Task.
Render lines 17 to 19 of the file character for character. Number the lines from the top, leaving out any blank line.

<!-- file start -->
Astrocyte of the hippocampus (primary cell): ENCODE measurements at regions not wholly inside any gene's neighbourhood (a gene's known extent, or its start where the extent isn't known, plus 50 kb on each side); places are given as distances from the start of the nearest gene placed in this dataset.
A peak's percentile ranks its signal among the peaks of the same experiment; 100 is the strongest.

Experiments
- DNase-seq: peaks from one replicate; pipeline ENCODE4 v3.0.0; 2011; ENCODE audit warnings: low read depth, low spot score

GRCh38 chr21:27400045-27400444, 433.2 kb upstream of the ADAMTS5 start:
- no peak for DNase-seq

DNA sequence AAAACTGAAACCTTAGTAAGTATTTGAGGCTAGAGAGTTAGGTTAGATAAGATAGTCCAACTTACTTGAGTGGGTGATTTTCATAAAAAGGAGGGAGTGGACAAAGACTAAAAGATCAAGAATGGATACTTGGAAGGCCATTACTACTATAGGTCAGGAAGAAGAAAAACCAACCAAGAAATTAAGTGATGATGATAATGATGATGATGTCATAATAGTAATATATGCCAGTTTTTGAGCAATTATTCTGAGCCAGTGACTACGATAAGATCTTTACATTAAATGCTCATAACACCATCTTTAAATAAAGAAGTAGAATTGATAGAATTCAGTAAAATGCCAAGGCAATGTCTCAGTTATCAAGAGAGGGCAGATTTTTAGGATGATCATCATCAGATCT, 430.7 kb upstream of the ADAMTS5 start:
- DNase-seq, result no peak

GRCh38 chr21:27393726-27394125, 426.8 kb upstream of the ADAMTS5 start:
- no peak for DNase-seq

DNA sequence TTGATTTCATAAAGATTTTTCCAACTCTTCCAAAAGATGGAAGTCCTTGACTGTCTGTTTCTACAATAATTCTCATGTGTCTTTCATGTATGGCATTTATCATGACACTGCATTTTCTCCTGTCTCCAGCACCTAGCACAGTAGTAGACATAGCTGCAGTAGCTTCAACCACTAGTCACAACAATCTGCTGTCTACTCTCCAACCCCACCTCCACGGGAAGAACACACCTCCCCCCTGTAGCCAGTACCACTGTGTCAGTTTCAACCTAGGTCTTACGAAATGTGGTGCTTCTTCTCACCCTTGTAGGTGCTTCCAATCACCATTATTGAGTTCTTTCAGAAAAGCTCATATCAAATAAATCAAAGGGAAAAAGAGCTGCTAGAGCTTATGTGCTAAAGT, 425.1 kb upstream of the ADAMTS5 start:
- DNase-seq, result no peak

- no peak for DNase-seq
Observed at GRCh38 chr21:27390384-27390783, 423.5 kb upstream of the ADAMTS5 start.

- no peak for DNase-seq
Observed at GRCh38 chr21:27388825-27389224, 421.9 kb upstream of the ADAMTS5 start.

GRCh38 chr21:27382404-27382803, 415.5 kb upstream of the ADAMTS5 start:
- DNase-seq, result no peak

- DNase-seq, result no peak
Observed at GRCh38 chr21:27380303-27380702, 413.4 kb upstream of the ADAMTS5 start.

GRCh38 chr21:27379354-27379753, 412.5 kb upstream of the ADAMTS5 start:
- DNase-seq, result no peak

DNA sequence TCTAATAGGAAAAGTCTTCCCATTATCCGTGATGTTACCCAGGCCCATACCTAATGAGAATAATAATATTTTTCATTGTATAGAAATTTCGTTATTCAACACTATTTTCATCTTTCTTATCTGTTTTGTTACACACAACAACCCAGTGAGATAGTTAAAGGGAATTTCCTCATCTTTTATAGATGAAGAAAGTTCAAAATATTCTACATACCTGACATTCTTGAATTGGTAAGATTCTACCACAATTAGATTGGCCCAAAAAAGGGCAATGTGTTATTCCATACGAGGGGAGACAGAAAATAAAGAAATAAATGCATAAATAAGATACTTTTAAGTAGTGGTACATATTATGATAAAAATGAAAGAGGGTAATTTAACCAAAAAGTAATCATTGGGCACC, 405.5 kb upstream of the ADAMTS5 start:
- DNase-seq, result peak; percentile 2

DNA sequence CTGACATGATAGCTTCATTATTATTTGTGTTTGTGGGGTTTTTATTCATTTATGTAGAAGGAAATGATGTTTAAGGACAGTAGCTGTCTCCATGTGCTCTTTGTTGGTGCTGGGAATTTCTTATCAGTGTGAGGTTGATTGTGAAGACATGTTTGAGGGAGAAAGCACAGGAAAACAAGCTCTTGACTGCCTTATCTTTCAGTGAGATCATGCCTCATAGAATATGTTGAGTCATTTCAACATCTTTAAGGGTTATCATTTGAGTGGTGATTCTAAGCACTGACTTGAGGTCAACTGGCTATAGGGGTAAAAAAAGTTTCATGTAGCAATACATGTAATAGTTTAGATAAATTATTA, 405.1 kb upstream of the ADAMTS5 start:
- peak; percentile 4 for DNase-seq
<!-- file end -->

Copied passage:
GRCh38 chr21:27382404-27382803, 415.5 kb upstream of the ADAMTS5 start:
- DNase-seq, result no peak

- DNase-seq, result no peak